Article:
Biden signs bill to avert shutdown

President BidenJoe BidenOvernight Energy & Environment — Presented by American Clean Power — Methane fee faces negotiations White House rejects latest Trump claim of executive privilege The No Surprises Act:  a bill long overdue MORE on Thursday signed a stopgap bill that will keep the government funded through early December, narrowly averting a government shutdown.

The House and Senate each passed the continuing resolution earlier Thursday. The bill funds government operations through Dec. 3 and includes $28.6 billion in additional disaster relief and $6.3 billion for Afghan refugee resettlement, as requested by the White House.

"It meets critical and urgent needs of the nation, including disaster relief for both red and blue states hit hard by Hurricane Ida and other devastating natural disasters, and funding to help us resettle Afghan allies in the United States following the end of the 20-year war in Afghanistan," Biden said in a statement after signing the bill. "This funding will also keep up our fight against COVID-19 and—on this International Recovery Day—it will continue our battle against the opioid crisis."

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"There’s so much more to do. But the passage of this bill reminds us that bipartisan work is possible and it gives us time to pass longer-term funding to keep our government running and delivering for the American people,"  the president said. 

Government funds were due to run out at midnight. The White House announced that Biden had signed the continuing resolution at about 7:30pm. 

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Last week, the House passed a nearly identical stopgap funding bill along party lines that also included a provision that would have suspended the debt limit until mid-December of next year. Senate Republicans, who have refused to vote to suspend or raise the debt ceiling because of Democrats’ plans to pass a multitrillion reconciliation package, blocked the bill on Monday evening.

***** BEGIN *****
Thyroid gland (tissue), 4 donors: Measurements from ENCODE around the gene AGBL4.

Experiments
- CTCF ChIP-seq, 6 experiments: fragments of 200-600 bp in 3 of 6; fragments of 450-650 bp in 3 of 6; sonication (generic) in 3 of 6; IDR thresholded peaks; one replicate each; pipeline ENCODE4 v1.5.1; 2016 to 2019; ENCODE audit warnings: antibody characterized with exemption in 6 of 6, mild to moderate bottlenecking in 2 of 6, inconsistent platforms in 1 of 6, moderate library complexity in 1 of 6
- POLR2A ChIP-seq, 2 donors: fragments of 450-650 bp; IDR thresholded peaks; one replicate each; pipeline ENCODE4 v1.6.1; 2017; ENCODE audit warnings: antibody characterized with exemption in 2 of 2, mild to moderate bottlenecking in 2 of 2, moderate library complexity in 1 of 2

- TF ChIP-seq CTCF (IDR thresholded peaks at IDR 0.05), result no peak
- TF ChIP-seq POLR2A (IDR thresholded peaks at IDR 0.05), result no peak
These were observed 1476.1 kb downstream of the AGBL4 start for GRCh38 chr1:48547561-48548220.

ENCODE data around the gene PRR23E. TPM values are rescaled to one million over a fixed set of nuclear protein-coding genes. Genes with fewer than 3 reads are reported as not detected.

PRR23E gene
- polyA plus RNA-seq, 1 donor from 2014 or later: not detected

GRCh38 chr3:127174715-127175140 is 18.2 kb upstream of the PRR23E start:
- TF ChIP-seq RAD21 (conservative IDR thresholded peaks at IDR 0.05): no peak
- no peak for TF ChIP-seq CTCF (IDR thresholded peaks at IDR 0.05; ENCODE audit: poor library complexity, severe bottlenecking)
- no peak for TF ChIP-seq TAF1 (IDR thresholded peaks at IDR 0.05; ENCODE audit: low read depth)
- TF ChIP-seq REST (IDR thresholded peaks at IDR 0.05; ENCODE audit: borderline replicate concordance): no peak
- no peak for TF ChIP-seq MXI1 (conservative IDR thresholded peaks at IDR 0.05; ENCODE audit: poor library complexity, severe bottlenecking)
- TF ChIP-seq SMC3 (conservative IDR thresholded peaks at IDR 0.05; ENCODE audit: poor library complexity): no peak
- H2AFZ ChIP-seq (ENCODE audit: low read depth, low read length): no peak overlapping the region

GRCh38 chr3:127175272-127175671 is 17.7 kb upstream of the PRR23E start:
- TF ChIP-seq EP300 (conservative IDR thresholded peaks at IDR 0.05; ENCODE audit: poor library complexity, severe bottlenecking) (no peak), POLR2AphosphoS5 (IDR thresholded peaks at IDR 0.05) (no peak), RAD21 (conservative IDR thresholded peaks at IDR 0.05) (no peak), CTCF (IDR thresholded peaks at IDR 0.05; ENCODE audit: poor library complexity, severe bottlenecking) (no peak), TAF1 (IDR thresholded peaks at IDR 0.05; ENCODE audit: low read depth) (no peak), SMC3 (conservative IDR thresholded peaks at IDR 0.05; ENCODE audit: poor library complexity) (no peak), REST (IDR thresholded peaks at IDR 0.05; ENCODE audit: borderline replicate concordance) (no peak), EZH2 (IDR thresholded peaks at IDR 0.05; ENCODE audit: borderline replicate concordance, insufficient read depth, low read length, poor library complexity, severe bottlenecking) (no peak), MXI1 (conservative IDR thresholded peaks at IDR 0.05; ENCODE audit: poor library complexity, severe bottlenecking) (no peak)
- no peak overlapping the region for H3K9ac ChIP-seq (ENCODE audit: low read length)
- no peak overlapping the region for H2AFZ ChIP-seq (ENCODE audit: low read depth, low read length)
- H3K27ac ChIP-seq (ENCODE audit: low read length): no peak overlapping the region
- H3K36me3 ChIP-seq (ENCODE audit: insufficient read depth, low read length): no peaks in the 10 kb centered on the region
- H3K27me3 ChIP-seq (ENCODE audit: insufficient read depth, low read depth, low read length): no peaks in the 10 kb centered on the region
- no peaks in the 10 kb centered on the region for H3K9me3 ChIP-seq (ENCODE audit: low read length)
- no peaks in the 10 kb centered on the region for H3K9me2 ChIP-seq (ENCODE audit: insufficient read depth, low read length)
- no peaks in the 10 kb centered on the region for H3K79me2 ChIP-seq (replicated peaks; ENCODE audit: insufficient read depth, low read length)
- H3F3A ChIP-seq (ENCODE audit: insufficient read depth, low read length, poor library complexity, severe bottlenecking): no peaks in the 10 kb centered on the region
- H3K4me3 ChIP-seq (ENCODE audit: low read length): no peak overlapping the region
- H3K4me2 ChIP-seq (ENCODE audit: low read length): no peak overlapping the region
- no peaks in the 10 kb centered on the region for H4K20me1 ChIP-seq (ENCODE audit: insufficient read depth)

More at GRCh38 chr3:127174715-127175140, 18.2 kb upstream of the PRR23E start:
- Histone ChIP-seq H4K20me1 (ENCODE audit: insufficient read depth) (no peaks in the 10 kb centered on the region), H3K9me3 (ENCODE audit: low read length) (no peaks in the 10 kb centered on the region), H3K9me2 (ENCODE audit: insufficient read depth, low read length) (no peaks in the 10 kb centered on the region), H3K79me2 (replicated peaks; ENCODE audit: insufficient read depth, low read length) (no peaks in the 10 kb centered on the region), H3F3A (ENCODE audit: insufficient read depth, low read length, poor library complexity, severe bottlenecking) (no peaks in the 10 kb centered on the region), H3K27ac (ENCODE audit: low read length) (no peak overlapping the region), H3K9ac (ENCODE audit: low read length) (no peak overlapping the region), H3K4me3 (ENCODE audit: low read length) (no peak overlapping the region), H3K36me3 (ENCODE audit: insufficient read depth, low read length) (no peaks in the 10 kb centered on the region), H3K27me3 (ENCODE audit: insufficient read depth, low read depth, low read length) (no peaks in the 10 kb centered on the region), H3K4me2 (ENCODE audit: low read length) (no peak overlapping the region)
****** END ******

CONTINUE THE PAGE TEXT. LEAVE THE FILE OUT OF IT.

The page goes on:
The measure that Biden signed into law on Thursday does not include a provision suspending the debt ceiling. It passed the Senate in a 65-35 vote and cleared the House in a 254-175 vote.

The White House last week began preparing agencies for the possibility of a government shutdown, as is standard practice when government funding deadlines loom.

While averting a shutdown will provide some relief at 1600 Pennsylvania Avenue, Biden is in the process of trying to unify Democrats behind passing the Senate-approved infrastructure bill and a larger reconciliation package that includes a laundry list of his economic priorities.

Though House Speaker Nancy PelosiNancy PelosiDemocrats face critical 72 hours Equilibrium/Sustainability — Presented by Southern Company — 'Too late to evacuate' after wildfire debris Greene fined a third time for refusing to wear mask on House floor MORE (D-Calif.) planned a Thursday vote on the infrastructure bill, progressives have vowed to oppose it unless it is linked to the larger package. White House aides were on Capitol Hill late Thursday trying to work out a deal that would satisfy moderates and progressives. 

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The administration also needs Congress to act on the debt ceiling. Treasury Secretary Janet YellenJanet Louise YellenThe No Surprises Act:  a bill long overdue On The Money — Democrats craft billionaire tax with deal in reach Treasury hires former JPMorgan executive as first racial equity counselor MORE warned this week that the debt limit must be raised by Oct. 18.

White House press secretary Jen PsakiJen PsakiDemocrats ready to put a wrap on dragged-out talks 'Saturday Night Live' flashes back to the 'ghost of Biden past' Unanswered questions remain for Buttigieg, Biden on supply chain catastrophe MORE on Thursday accused Republicans of treating the debt ceiling “like a game.”

“Republicans are playing politics with an economic catastrophe and they’re treating a calamity for working families like a D.C. game,” Psaki said, noting that the administration would keep up the pressure on Republicans on the issue.

Updated at 8:27 p.m.